MDMA moves a step closer to becoming legal medicine
Scientists have long suggested that MDMA could be one of several psychedelics successful in treating post-traumatic stress disorder.
Ecstasy is, of course, known for its potency. But now, following a new series of federal drug trials in the US, it could soon be used for medical treatment.
After extensive research, the US Food and Drug Administration (FDA) is planning to launch Phase 3 clinical trials, and eventually an approved prescription medication.
In an interview with US mag Inverse, Brad Burge, director of communications at the Multidisciplinary Association for Psychedelic Studies (MAPS) and one of the people trialling Ecstasy pills for market, said:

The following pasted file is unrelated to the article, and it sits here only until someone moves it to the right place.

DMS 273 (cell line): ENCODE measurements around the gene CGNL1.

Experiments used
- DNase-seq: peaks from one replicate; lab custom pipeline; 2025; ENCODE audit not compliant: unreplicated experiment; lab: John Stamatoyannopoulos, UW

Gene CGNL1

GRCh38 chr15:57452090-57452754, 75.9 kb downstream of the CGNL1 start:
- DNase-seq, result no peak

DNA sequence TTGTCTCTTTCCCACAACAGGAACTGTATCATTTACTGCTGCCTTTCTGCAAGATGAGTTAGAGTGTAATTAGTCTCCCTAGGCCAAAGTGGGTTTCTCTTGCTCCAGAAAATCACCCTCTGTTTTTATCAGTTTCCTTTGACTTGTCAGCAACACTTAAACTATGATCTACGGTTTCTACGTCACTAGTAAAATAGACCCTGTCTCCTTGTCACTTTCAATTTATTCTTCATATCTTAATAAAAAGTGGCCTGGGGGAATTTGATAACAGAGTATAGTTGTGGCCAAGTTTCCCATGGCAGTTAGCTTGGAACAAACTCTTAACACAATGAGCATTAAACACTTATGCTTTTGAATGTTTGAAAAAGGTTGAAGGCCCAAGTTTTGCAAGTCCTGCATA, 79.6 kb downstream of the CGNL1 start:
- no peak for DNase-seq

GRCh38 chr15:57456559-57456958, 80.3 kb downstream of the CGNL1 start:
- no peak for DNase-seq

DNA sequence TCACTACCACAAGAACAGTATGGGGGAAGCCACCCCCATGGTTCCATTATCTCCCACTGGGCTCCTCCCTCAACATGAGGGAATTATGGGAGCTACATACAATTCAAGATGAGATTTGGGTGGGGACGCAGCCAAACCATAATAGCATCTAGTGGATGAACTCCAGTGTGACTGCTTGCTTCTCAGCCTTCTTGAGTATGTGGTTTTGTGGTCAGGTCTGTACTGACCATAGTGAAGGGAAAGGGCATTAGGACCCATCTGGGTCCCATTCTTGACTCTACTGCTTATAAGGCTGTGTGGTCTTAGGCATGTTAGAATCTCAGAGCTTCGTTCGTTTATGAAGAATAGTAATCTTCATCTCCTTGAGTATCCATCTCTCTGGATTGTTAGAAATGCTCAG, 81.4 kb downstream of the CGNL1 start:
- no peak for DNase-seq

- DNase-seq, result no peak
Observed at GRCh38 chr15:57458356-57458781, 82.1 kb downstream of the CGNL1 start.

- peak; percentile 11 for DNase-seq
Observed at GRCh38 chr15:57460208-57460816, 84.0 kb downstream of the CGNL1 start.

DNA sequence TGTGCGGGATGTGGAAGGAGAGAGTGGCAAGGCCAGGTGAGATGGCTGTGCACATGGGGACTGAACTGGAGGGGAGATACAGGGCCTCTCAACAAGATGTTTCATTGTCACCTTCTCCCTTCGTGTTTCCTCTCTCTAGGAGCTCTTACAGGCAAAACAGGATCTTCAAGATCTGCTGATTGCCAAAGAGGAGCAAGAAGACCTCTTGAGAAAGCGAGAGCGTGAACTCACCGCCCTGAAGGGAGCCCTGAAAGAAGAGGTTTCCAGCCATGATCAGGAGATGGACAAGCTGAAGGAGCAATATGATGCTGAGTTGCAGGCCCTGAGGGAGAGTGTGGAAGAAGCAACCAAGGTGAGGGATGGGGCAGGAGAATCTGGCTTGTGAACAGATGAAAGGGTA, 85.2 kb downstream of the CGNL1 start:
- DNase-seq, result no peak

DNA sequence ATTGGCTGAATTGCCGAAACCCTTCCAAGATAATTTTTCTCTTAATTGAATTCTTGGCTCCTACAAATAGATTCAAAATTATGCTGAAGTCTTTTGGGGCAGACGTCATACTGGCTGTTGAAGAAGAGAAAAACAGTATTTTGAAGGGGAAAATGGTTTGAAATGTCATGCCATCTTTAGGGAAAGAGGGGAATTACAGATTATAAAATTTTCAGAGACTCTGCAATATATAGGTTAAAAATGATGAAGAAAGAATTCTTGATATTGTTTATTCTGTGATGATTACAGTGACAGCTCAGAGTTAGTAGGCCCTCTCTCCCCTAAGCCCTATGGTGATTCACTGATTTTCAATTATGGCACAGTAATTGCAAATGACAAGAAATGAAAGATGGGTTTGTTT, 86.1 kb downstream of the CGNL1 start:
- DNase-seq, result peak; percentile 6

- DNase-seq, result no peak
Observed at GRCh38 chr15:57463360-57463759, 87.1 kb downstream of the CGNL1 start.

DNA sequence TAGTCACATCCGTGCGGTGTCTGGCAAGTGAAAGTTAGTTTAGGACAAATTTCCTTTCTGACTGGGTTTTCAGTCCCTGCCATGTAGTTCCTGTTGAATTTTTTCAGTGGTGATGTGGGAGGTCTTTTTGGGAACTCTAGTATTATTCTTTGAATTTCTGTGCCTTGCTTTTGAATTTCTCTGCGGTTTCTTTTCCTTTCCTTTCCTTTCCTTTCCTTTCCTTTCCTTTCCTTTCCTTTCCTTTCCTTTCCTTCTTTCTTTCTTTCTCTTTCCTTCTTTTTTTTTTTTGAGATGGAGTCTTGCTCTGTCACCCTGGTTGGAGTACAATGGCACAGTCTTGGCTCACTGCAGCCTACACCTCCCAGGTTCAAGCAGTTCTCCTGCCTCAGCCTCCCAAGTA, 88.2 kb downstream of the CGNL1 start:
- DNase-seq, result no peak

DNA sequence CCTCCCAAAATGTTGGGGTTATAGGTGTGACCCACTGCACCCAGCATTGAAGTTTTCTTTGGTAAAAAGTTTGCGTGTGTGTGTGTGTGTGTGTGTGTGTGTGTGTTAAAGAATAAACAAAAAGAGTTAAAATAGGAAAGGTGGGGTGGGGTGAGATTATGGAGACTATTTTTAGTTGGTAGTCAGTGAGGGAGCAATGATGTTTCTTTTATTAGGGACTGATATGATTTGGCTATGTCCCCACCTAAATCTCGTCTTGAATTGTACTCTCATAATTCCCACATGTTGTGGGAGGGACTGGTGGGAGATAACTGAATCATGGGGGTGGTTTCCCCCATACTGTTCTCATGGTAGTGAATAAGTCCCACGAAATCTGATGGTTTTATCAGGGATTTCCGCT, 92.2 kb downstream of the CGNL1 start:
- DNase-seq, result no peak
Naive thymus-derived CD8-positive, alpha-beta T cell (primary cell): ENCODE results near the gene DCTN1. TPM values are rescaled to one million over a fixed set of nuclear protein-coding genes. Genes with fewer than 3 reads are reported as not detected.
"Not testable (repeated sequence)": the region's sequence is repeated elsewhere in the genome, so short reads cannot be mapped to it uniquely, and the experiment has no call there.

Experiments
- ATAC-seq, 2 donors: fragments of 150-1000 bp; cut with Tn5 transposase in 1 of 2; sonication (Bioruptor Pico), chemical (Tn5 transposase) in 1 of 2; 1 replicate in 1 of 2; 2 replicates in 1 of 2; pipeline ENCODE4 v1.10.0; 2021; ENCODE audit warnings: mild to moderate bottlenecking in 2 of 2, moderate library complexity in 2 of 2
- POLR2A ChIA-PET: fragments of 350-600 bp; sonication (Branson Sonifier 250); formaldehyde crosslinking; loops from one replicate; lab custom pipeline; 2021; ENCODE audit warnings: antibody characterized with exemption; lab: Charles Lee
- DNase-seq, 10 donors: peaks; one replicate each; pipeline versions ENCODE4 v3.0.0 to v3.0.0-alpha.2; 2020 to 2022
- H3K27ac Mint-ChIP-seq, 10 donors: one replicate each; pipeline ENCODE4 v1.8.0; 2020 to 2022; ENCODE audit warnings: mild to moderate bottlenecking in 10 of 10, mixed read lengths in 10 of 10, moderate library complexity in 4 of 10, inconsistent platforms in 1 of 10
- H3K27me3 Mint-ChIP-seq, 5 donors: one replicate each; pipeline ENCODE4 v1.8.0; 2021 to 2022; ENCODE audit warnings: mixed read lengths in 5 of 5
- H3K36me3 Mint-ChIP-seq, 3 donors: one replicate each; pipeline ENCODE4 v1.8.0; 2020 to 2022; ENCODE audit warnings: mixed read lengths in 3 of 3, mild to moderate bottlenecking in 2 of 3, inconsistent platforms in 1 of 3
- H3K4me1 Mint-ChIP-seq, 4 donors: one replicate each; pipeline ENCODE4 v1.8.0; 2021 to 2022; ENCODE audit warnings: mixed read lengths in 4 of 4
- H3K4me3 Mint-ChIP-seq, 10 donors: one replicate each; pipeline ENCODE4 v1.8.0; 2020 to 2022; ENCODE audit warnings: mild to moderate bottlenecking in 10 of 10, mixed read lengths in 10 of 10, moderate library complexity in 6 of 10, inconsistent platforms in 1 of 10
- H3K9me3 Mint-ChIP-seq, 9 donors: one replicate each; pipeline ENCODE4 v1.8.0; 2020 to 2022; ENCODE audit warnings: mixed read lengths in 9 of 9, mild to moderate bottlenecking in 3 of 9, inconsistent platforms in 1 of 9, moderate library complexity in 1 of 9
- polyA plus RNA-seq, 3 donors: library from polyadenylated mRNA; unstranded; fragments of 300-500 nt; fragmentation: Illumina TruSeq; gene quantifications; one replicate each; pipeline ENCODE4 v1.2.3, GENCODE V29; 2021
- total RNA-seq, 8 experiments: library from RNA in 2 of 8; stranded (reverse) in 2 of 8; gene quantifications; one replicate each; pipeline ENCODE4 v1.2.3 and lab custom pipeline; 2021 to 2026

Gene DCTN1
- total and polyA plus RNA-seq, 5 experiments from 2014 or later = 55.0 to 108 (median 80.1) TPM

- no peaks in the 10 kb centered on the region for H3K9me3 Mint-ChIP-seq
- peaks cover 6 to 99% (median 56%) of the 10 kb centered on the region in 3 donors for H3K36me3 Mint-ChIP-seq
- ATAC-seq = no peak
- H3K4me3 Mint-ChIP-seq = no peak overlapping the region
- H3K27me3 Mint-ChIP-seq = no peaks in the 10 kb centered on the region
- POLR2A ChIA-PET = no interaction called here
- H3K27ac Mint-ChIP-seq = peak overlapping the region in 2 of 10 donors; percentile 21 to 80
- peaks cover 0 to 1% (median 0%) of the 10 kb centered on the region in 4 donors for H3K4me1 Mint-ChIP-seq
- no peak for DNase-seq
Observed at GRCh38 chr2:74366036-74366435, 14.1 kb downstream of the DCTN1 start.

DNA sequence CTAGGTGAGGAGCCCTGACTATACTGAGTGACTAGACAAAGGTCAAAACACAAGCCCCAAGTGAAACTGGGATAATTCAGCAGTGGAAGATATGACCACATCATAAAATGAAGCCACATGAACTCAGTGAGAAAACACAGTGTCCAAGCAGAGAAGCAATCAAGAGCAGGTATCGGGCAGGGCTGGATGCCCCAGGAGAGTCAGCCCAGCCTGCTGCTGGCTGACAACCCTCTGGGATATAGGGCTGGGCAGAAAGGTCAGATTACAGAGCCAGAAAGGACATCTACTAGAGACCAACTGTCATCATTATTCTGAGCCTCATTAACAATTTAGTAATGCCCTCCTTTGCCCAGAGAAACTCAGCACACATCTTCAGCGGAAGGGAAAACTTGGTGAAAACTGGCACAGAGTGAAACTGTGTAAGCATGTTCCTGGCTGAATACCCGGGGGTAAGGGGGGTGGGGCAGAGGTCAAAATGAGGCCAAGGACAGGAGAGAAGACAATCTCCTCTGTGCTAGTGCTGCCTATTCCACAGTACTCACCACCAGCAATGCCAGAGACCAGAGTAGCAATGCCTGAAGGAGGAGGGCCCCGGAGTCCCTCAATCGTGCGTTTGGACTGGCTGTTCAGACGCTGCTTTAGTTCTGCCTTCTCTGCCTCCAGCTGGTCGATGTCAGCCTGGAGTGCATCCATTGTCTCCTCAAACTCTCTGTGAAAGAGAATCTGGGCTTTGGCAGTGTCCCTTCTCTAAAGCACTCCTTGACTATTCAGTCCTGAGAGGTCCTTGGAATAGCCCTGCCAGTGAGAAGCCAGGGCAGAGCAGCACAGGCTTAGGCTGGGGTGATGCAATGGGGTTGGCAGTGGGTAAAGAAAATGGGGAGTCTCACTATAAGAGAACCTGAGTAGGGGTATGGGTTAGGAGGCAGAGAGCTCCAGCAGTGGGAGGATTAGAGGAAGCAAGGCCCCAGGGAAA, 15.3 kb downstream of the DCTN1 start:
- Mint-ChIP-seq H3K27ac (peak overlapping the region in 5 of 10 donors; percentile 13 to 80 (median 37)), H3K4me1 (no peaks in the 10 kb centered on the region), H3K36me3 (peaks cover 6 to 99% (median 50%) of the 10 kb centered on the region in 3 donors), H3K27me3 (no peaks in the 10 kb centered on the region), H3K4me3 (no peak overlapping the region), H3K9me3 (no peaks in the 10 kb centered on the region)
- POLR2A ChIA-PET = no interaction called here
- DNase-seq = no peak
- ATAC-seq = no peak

"Our Phase 2 study has treated 236 people, and Phase 3 will involve 200-400 subjects from all sorts of causes across the U.S., Canada, and a lot of different countries.
Phase 3 starts around 2017, and it will take four to five years to finish. So that will put it at early 2021 for FDA approval."
Several studies have suggested that victims of severe trauma could benefit the most from the proposed FDA approval, as Ecstasy is known to have a direct effect on the amygdala, the part of the brain most responsible for fear and the 'flight or fight' response.